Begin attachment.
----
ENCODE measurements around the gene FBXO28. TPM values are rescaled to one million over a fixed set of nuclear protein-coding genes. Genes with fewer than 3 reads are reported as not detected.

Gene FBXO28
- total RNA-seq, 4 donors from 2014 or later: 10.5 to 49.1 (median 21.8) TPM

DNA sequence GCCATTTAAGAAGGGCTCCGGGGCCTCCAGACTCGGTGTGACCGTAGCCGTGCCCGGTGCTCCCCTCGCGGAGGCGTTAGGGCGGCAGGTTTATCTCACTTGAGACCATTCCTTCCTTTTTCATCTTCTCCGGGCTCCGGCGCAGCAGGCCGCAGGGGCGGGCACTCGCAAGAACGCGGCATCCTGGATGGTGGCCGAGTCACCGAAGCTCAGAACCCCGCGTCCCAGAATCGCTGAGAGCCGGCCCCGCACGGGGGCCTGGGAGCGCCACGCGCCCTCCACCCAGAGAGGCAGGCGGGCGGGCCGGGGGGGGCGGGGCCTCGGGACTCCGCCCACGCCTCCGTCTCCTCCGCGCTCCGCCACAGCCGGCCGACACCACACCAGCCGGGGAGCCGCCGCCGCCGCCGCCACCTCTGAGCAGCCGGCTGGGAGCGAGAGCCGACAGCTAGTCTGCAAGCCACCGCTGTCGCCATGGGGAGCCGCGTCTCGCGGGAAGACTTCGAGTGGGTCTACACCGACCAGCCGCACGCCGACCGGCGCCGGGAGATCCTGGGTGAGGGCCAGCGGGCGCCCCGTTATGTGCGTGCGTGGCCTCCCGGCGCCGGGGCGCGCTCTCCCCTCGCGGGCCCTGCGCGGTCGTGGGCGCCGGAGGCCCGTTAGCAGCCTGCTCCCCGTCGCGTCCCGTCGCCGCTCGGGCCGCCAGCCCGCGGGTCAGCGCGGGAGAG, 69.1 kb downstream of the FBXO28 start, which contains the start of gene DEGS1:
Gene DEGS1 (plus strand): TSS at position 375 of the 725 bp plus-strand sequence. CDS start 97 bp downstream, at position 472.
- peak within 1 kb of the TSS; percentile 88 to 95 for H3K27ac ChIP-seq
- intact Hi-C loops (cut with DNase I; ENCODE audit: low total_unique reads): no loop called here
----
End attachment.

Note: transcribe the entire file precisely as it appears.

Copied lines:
ENCODE measurements around the gene FBXO28. TPM values are rescaled to one million over a fixed set of nuclear protein-coding genes. Genes with fewer than 3 reads are reported as not detected.

Gene FBXO28
- total RNA-seq, 4 donors from 2014 or later: 10.5 to 49.1 (median 21.8) TPM

DNA sequence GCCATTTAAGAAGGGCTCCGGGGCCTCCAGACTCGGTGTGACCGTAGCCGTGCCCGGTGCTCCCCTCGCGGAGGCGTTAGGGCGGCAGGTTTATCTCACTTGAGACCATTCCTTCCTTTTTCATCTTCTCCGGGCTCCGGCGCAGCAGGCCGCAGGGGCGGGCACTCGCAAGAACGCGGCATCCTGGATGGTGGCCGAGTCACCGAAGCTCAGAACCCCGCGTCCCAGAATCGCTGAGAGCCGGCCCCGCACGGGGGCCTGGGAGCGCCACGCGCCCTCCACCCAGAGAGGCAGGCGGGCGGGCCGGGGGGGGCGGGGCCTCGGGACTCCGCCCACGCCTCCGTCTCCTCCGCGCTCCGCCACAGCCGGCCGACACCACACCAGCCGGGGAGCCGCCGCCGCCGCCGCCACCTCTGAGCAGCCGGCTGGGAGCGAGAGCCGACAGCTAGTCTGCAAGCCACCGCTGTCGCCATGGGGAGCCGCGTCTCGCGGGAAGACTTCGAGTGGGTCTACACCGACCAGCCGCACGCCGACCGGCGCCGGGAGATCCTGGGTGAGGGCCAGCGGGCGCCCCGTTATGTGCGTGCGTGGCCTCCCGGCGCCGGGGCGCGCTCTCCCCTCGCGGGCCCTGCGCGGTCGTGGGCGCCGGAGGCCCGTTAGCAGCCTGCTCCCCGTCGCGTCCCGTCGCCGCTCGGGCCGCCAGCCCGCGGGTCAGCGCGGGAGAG, 69.1 kb downstream of the FBXO28 start, which contains the start of gene DEGS1:
Gene DEGS1 (plus strand): TSS at position 375 of the 725 bp plus-strand sequence. CDS start 97 bp downstream, at position 472.
- peak within 1 kb of the TSS; percentile 88 to 95 for H3K27ac ChIP-seq
- intact Hi-C loops (cut with DNase I; ENCODE audit: low total_unique reads): no loop called here